16. Scaling up biomass gasifier use: an application-specific approach

    Ghosh, Debyani; Sagar, Ambuj D.; Kishore, V.V.N.

    2006-01-01

    Biomass energy accounts for about 11% of the global primary energy supply, and it is estimated that about 2 billion people worldwide depend on biomass for their energy needs. Yet, most of the use of biomass is in a primitive and inefficient manner, primarily in developing countries, leading to a host of adverse implications on human health, environment, workplace conditions, and social well being. Therefore, the utilization of biomass in a clean and efficient manner to deliver modern energy services to the world's poor remains an imperative for the development community. One possible approach to do this is through the use of biomass gasifiers. Although significant efforts have been directed towards developing and deploying biomass gasifiers in many countries, scaling up their dissemination remains an elusive goal. Based on an examination of biomass gasifier development, demonstration, and deployment efforts in India-a country with more than two decades of experiences in biomass gasifier development and dissemination, this article identifies a number of barriers that have hindered widespread deployment of biomass gasifier-based energy systems. It also suggests a possible approach for moving forward, which involves a focus on specific application areas that satisfy a set of criteria that are critical to deployment of biomass gasifiers, and then tailoring the scaling up strategy to the characteristics of the user groups for that application. Our technical, financial, economic and institutional analysis suggests an initial focus on four categories of applications-small and medium enterprises, the informal sector, biomass-processing industries, and some rural areas-may be particularly feasible and fruitful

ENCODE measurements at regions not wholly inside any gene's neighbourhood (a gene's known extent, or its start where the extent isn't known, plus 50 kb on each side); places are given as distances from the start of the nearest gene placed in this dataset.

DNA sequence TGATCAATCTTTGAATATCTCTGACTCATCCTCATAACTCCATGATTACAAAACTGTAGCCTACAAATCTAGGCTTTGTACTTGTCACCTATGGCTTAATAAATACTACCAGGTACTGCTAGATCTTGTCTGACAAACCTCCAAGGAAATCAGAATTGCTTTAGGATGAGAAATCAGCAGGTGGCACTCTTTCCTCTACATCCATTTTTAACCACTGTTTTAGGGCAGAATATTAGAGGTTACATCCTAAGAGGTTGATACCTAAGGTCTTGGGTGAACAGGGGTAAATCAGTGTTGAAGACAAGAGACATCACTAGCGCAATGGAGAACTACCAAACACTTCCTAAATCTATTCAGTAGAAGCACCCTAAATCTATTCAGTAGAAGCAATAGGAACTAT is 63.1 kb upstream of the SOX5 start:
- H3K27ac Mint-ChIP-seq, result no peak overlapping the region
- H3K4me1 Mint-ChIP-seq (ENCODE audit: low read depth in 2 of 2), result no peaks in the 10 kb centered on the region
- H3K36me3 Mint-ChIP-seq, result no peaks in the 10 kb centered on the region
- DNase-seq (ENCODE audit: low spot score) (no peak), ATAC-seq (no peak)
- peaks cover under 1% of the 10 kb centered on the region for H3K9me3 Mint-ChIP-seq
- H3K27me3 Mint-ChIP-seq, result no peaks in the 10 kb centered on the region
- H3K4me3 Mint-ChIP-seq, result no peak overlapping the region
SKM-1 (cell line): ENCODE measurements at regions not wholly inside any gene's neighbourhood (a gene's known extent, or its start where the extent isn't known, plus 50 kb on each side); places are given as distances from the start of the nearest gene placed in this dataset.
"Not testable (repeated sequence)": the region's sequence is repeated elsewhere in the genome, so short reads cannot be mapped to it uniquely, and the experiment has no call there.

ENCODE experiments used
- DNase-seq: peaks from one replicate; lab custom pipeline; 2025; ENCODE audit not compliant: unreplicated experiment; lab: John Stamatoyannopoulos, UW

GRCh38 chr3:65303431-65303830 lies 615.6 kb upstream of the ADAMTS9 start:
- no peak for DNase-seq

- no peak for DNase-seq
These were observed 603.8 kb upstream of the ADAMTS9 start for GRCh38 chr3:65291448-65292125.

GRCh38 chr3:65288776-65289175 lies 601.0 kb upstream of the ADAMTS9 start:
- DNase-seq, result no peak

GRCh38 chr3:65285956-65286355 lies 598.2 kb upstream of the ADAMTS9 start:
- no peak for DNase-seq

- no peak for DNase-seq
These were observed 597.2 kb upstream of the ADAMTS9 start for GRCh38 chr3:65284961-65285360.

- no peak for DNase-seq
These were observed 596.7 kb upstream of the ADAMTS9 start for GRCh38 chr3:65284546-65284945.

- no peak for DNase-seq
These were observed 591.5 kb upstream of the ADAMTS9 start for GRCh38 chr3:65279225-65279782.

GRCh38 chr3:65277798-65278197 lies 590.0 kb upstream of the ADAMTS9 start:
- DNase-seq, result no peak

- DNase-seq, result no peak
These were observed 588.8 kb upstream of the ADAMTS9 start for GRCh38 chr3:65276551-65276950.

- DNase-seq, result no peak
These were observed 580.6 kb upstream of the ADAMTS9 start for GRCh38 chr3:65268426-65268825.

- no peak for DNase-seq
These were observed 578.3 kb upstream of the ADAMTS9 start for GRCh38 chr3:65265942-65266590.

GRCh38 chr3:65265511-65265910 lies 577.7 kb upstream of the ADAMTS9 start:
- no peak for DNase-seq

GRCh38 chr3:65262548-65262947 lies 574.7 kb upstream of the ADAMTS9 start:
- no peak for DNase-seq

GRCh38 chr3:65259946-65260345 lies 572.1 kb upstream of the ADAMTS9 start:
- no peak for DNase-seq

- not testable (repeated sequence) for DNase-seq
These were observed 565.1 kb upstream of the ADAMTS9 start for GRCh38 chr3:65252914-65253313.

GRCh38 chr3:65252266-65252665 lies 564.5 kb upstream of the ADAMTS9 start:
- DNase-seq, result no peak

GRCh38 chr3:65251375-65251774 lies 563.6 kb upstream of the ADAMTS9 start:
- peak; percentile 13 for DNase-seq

17. Coal background paper. Coal demand

    1997-01-01

    Statistical data are presented on coal demands in IEA and OECD member countries and in other countries. Coal coaking and coaking coal consumption data are tabulated, and IEA secretariat's coal demand projections are summarized. Coal supply and production data by countries are given. Finally, coal trade data are presented, broken down for hard coal, steam coal, coking coal (imports and export). (R.P.)

  18. Coal Integrated Gasification Fuel Cell System Study

    Chellappa Balan; Debashis Dey; Sukru-Alper Eker; Max Peter; Pavel Sokolov; Greg Wotzak

    2004-01-31

    This study analyzes the performance and economics of power generation systems based on Solid Oxide Fuel Cell (SOFC) technology and fueled by gasified coal. System concepts that integrate a coal gasifier with a SOFC, a gas turbine, and a steam turbine were developed and analyzed for plant sizes in excess of 200 MW. Two alternative integration configurations were selected with projected system efficiency of over 53% on a HHV basis, or about 10 percentage points higher than that of the state-of-the-art Integrated Gasification Combined Cycle (IGCC) systems. The initial cost of both selected configurations was found to be comparable with the IGCC system costs at approximately $1700/kW. An absorption-based CO2 isolation scheme was developed, and its penalty on the system performance and cost was estimated to be less approximately 2.7% and $370/kW. Technology gaps and required engineering development efforts were identified and evaluated.